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AN APPRECIATION : The Man and His Music

September 30, 1991|LEONARD FEATHER | SPECIAL TO THE TIMES

Troupe, however, was right on one central point: Davis found out early in life that it is not easy to be born black in America--not even when your father is a wealthy dental surgeon who owns 200 acres of land, not even when, instead of trying to escape from the ghetto, you spend your childhood riding horses.

An incident Davis never forgot began one evening in 1959 when, while playing at Birdland and standing outside the New York club between sets, he was ordered by a white policeman to move on. Within minutes he was hit over the head by a white detective and was dragged, bleeding profusely, to a police station. It took months for a judge to rule that the arrest was illegal.

Miles Davis, whom I knew well, did not suffer white fools or white racists gladly--or, for that matter, black fools and racists, who also felt the sting of his wrath.

Those who knew other sides of him saw an evil-image cult figure, yet, as Cicely Tyson said when she was married to Davis, "He uses that facade to protect his vulnerability. Beneath that false surface you see what a sensitive, beautiful person he is. Nobody could play the way he does without having a great depth of soul."

Tyson might have a different view today, but the only Miles Davis I knew was friendly and articulate. He was capable of speaking standard English, not the endless stream of curses found in the book. He was not easily offended; after I gave him a highly negative review in The Times, he brushed it off with a laugh--"You were right, Leonard; I was sick that night."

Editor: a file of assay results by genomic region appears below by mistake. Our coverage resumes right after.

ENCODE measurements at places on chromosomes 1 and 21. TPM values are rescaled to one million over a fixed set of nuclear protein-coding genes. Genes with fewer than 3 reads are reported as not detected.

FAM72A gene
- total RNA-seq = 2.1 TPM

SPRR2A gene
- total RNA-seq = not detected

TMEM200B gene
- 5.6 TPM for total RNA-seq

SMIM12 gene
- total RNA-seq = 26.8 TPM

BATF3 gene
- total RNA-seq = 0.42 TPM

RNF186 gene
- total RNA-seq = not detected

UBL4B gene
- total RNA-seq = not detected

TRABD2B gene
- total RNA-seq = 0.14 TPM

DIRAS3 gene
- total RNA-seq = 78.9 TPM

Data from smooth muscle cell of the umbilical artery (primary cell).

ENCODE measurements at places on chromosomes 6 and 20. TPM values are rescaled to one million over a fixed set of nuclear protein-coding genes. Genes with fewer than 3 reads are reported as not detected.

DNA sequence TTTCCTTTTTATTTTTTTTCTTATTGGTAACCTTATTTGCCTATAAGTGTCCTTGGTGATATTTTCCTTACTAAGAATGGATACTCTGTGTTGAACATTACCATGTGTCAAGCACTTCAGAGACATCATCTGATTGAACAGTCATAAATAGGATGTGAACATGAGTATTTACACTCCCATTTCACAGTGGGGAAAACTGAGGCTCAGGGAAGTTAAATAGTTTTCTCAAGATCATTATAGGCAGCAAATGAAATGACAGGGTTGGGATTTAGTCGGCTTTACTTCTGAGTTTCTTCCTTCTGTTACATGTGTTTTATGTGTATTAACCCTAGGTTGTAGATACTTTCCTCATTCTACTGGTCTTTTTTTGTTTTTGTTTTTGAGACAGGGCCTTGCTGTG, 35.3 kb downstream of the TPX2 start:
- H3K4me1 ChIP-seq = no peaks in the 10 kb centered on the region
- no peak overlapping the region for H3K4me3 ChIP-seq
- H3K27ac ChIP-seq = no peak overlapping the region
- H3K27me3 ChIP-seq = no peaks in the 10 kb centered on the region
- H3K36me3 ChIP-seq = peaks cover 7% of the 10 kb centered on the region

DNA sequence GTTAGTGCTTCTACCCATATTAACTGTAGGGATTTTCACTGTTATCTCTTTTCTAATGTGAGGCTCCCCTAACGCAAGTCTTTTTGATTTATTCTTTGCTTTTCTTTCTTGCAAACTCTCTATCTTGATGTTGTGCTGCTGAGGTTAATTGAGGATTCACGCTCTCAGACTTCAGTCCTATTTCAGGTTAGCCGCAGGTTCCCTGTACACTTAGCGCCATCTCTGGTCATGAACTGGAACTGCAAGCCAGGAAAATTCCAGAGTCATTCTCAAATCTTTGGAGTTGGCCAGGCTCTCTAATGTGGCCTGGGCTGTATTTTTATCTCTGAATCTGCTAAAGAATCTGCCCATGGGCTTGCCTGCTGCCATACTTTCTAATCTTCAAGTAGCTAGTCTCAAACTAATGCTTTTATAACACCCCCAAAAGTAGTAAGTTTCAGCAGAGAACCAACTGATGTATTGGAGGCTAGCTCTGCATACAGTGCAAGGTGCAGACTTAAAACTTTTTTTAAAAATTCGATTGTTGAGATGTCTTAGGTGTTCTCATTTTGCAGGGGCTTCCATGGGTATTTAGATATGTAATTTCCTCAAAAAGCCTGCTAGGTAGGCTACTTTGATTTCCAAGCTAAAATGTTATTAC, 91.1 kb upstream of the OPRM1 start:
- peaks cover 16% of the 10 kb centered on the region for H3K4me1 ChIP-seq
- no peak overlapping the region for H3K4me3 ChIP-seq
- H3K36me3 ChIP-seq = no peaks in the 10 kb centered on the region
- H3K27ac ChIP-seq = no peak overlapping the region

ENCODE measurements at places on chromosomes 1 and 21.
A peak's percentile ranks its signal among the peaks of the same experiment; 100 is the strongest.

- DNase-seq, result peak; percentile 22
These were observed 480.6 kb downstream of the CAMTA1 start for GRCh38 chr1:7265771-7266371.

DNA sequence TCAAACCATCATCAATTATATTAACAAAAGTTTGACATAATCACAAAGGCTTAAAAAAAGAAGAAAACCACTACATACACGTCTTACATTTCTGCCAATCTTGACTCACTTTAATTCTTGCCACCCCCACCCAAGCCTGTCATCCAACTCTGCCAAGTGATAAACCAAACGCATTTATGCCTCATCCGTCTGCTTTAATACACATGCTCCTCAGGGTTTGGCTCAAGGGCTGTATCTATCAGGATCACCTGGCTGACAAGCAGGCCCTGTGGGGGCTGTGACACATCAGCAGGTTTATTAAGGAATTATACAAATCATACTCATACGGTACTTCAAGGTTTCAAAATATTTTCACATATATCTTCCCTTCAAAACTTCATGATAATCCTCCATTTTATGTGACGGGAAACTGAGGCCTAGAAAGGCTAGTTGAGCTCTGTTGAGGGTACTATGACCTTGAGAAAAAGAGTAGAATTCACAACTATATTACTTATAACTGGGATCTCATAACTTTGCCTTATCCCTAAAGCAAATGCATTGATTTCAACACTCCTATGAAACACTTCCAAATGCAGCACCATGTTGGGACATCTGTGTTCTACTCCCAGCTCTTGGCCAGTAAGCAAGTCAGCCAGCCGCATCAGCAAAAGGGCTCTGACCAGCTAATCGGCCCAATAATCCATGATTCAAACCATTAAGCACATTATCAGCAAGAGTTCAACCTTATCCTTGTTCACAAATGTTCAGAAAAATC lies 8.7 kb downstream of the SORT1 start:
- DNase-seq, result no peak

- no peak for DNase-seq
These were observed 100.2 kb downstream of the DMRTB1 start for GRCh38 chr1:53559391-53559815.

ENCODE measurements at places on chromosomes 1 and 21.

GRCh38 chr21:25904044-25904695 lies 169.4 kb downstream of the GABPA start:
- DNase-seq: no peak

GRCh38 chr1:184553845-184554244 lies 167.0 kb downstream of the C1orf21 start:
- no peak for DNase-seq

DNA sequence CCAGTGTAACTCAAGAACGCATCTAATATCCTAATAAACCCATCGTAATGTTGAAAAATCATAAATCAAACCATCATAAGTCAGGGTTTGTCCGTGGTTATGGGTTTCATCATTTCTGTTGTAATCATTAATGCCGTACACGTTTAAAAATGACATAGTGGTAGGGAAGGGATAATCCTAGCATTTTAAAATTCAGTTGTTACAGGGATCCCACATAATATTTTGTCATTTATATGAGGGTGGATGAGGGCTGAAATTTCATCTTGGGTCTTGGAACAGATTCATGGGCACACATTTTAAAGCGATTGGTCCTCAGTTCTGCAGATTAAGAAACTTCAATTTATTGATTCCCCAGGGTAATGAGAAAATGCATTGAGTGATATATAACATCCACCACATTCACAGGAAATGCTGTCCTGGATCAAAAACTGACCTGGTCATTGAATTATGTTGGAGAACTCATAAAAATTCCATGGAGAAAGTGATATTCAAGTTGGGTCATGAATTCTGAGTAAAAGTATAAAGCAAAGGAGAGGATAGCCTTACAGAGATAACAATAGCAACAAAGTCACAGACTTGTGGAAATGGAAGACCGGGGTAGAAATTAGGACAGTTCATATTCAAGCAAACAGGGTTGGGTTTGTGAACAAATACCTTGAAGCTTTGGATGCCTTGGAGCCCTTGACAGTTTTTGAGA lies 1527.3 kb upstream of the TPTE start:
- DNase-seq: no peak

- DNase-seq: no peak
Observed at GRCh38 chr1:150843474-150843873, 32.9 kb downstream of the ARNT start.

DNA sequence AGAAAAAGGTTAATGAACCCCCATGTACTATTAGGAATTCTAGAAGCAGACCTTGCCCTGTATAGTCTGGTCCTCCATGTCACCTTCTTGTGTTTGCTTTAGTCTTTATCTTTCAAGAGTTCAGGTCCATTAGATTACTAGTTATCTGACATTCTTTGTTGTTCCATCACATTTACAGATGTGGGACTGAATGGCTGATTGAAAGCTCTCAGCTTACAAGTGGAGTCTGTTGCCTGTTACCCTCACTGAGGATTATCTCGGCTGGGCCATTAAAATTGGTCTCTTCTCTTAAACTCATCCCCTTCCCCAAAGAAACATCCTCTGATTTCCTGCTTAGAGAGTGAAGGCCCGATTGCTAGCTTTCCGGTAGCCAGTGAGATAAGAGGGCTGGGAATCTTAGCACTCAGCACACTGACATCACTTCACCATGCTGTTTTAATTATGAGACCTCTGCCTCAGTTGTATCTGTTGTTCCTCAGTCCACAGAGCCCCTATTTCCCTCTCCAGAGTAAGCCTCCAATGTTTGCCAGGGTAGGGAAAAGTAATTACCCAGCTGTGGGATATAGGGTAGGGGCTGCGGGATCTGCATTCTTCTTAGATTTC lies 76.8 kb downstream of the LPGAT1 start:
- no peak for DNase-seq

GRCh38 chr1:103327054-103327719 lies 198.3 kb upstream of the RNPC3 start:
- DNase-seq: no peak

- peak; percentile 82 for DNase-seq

He enjoyed athletics, particularly boxing and swimming. One frigid February night while he was visiting my wife and me in Studio City, he disrobed, dove into our pool, came out looking refreshed and helped my wife make dinner (he was a knowledgeable cook). In 1983, he took up painting; some of his brightly-hued abstractions decorate his later album covers.

My best memory of him is a day in 1982 when he sat, comfortable in a wine-red gown and slippers, sipping Perrier in his suite at L'Ermitage in Beverly Hils. Even his rasping vocal cords had cleared up a little.

He grinned and told me, "I guess I had a voice lift. I stopped smoking and drinking. I drink about four gallons of Perrier a day. Cicely said I should swim every day, so I swim every day. I have to get plenty of exercise to fight off arthritis in these 56-year-old bones.

"A few months ago I had a stroke and couldn't move my hand, but Cicely took me to a Chinese acupuncturist and he cured me. Now I take some kind of Chinese herbs every morning; makes you strong. I owe it all to Cicely; if it hadn't been for her and that doctor, I don't know where I'd have been."

Many of us who knew him from the first New York years still sense in our hearts that--beyond all the controversy--the gentleness and humanity he showed during that period did indeed represent the real Miles Davis.

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